Editor's note: This is the first part of an eight-part series that previously appeared in an abridged form in Becker’s Hospital Review.
Superficially, the problem is clear.
U.S. healthcare costs are too high, higher than that of other industrialized nations, and rising too rapidly.
And while jumping to the assumption that this is the fault of insurance companies, doctors, hospitals, the pharmaceutical companies, or the technology behind all of it may be appealing, finding fault at a superficial level causes us to miss the mark and offers little in terms of a path to solving the problem.
We only need to apply lean thinking and the "5 whys" behind the root-cause analysis methodology we commonly use in hospitals to understand how deficient these superficial explanations are in accounting for the challenges the U.S. faces with healthcare costs.
Numerous studies published in the Journal of the American Medical Association and in Health Affairs have examined the causes of death in the U.S. What they find is that, rounding for convenience, 40 percent of deaths are related to individual behavior: tobacco use, alcohol use, illicit drug use, obesity, sexually transmitted diseases, suicide, violence, and accidents.
Another 30 percent are due to a genetic predisposition, 20 percent are related to environmental/public health issues and only 10 percent are related to illnesses and injuries within the purview of our traditional healthcare delivery system.
In comparing U.S. healthcare outcomes with those of other industrialized countries, reports from the Commonwealth Fund, Institute of Medicine and others have found that Americans die at a younger age than people in almost all other high-income countries.
Americans consume more calories per person, have higher rates of drug abuse, are less likely to use seat belts, are involved in more traffic accidents involving alcohol and are more likely to use firearms in acts of violence than the citizens of other industrialized nations.
Our behaviors mean we have more obesity, injuries, homicides, adolescent pregnancies, sexually transmitted diseases, cases of HIV and AIDS and drug-related deaths compared with these other countries.
Our healthcare crisis is a complicated, multifactorial problem involving healthcare inequality, socioeconomic factors, cultural norms, inadequate education, issues involving access to care and poor health behaviors. And this is why doctors, pharmaceutical companies, device and technology developers, hospitals and insurance companies will be unable to solve this problem alone.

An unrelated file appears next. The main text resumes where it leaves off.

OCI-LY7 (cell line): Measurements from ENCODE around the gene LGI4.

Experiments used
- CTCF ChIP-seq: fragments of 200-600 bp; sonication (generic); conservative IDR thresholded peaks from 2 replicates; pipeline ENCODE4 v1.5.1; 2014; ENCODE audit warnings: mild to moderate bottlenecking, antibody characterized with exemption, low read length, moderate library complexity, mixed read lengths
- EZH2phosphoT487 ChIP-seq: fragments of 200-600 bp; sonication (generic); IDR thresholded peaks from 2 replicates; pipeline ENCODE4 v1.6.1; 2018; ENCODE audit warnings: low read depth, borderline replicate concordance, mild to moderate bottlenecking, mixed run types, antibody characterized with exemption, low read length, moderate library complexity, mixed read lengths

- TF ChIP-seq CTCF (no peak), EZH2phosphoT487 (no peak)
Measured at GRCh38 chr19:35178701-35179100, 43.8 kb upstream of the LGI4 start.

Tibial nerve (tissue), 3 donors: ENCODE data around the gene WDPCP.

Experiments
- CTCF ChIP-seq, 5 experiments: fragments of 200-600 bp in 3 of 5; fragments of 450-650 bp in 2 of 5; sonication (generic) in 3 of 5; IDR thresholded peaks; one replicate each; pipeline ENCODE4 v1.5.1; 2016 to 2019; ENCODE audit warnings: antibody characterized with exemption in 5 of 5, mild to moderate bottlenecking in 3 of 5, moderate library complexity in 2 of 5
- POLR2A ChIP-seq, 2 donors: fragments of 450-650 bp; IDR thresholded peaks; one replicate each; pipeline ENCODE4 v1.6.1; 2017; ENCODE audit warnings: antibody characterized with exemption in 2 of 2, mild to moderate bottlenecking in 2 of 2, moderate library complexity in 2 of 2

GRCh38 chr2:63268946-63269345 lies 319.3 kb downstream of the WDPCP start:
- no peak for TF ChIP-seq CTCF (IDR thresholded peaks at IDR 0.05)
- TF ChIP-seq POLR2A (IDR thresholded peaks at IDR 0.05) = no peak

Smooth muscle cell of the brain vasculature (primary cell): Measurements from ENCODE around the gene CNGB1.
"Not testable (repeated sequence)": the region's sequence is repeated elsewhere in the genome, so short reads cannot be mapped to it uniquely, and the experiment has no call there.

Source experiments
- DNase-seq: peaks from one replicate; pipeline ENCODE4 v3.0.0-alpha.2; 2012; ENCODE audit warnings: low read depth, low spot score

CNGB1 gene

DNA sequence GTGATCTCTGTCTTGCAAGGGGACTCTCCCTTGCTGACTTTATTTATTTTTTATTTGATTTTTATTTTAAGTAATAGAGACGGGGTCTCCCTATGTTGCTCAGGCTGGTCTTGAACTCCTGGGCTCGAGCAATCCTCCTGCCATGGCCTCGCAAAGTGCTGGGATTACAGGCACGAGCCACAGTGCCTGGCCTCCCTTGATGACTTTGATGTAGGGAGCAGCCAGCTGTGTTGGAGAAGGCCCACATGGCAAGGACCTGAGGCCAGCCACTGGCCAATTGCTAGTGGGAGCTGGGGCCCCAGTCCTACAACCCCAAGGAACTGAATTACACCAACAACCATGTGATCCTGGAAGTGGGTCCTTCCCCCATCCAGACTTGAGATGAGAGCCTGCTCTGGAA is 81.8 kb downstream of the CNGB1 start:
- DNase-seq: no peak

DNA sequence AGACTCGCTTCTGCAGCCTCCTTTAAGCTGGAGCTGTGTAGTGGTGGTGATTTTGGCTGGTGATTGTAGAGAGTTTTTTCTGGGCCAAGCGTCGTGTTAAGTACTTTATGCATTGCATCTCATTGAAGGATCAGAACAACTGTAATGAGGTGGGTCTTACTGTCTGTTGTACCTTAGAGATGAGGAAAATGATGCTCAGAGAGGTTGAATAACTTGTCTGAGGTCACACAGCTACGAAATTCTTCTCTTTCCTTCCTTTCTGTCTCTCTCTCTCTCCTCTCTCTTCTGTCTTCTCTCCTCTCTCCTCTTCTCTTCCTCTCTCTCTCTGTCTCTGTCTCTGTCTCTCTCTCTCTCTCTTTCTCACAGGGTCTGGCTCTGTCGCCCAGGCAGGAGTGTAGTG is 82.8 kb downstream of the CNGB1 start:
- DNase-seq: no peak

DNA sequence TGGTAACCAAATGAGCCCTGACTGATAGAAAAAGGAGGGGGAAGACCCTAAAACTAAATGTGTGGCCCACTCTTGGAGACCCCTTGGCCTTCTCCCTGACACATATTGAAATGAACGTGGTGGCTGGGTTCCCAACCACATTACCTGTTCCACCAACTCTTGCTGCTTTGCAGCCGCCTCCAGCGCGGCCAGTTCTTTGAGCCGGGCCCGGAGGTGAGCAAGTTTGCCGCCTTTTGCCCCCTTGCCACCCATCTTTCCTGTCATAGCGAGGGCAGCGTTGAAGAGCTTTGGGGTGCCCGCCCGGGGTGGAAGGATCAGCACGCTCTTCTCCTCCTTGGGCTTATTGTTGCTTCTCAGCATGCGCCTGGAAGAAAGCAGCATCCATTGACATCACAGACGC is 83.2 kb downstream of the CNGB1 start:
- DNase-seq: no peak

It is also the reason that Congress' approach to controlling healthcare spending by making continuous cuts in reimbursements to hospitals and physicians is not going to address the problem, and arguably makes it worse, especially if the traditional U.S. healthcare delivery system accounts for only 10 percent of the total costs.
The traditional focus of healthcare, treating patients, will never bring healthcare costs under control. And since healthcare behaviors begin as early as childhood, waiting to treat people until they become patients as a way to control healthcare costs is like trying to put out a forest fire with a fire extinguisher.
This, then, is the backdrop to the emergent discussion of population health management. And when we dive a bit deeper into that 10 percent of total healthcare costs, we can begin to understand where we as healthcare providers must focus our efforts to contribute to any possible reduction in U.S. healthcare spending. Next, I’ll dive into the cost problem, and then get into solutions.
David C. Pate, M.D., J.D., is president and CEO of St. Luke's Health System, based in Boise, Idaho. Dr. Pate joined the System in 2009. He received his medical degree from Baylor College of Medicine in Houston and his law degree from the University of Houston Law Center.